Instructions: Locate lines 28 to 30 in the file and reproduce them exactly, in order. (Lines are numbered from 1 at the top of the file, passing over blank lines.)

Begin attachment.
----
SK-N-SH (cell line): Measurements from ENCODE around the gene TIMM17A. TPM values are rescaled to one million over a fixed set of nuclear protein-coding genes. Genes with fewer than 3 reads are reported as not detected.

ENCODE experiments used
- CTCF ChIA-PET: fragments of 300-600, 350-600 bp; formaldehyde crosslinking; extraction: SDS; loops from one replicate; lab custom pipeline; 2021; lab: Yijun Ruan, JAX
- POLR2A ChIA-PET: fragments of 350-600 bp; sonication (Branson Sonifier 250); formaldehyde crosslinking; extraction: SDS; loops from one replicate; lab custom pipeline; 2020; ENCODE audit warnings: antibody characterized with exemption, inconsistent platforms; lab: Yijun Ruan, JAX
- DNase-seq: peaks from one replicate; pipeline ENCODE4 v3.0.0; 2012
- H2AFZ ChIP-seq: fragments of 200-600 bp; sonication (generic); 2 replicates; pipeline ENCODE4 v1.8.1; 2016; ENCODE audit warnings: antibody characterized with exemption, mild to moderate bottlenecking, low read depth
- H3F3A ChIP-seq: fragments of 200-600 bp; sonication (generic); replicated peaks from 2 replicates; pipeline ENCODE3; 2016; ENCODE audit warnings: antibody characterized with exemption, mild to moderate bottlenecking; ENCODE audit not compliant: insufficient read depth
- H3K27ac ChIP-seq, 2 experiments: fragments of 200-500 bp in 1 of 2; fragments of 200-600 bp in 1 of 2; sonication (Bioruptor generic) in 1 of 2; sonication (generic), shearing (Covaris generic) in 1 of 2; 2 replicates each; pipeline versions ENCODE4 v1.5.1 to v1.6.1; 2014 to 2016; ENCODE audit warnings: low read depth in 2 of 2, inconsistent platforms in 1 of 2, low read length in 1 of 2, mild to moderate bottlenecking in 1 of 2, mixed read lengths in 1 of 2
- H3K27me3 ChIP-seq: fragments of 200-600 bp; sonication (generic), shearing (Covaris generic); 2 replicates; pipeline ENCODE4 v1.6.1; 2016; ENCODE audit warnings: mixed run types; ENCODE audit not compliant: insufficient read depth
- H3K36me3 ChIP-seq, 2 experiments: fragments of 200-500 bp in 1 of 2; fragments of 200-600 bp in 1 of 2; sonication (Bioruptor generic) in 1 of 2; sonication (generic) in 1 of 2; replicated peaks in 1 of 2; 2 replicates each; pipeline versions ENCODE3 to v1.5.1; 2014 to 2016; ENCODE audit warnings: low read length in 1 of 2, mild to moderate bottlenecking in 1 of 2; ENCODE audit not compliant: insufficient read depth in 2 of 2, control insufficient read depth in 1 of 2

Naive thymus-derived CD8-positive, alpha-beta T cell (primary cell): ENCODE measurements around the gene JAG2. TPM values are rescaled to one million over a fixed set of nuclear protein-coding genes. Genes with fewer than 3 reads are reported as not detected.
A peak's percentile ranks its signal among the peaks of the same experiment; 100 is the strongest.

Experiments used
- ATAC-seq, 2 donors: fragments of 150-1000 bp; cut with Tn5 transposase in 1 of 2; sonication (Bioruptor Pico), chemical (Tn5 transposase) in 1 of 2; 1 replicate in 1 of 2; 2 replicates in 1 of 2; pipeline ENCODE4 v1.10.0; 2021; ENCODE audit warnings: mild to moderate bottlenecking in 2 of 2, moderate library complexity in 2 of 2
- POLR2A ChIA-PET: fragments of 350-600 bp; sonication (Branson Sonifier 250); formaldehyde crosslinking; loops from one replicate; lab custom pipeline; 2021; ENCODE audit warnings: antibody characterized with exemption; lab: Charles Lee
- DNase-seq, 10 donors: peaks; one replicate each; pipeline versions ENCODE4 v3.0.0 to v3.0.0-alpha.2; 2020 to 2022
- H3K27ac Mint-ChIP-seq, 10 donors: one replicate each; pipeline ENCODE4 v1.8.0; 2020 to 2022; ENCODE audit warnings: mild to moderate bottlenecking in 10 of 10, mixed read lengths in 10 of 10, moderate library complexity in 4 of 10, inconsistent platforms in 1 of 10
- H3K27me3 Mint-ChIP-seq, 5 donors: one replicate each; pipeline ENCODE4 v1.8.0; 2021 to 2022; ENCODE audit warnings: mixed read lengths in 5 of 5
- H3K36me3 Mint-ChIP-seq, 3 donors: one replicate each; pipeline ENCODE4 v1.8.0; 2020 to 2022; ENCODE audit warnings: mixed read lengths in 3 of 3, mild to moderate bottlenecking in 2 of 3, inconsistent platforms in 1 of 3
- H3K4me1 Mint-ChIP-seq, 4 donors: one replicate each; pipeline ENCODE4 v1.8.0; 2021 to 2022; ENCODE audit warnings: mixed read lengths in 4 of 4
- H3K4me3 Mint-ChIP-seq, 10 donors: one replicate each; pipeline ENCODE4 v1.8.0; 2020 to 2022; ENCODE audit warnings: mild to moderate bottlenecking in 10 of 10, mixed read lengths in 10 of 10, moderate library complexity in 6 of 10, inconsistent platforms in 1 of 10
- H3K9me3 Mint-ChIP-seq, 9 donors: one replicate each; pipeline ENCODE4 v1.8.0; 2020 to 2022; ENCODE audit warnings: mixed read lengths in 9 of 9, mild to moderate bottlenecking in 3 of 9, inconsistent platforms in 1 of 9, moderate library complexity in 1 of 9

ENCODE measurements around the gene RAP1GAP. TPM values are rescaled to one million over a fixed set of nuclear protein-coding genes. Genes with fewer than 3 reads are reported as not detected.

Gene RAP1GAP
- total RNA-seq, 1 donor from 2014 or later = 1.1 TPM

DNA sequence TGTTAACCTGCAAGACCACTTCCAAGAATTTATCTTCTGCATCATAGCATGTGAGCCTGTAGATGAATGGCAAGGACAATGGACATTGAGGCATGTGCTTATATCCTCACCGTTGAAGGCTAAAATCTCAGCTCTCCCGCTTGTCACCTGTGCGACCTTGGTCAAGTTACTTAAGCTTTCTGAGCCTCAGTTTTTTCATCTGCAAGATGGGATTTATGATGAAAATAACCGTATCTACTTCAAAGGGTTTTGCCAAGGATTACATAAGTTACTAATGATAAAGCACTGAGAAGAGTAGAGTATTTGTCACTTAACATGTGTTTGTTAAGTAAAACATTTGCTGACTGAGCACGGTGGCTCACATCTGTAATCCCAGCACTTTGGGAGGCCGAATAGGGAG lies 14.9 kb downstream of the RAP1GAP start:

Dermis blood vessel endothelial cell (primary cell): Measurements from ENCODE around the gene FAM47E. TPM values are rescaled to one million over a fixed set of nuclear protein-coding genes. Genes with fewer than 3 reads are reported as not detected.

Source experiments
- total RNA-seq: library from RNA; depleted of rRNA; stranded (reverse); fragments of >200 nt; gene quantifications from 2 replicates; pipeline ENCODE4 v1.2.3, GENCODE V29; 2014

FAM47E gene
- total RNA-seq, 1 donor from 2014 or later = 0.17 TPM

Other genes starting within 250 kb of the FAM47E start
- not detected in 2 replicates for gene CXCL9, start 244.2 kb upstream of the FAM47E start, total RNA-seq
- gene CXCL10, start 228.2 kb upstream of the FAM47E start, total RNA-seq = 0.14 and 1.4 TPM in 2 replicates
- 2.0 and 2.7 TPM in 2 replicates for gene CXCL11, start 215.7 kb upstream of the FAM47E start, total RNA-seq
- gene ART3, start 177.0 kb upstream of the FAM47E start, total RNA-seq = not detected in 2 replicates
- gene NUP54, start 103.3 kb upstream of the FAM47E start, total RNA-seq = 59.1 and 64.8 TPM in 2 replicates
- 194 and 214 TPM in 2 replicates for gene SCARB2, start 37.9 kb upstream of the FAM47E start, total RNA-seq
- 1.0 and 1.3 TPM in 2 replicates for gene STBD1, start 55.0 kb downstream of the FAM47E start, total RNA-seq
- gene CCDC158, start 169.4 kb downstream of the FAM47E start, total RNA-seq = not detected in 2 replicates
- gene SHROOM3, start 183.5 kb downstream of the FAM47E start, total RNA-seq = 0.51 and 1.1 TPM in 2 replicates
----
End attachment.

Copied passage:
Source experiments
- total RNA-seq: library from RNA; depleted of rRNA; stranded (reverse); fragments of >200 nt; gene quantifications from 2 replicates; pipeline ENCODE4 v1.2.3, GENCODE V29; 2014

FAM47E gene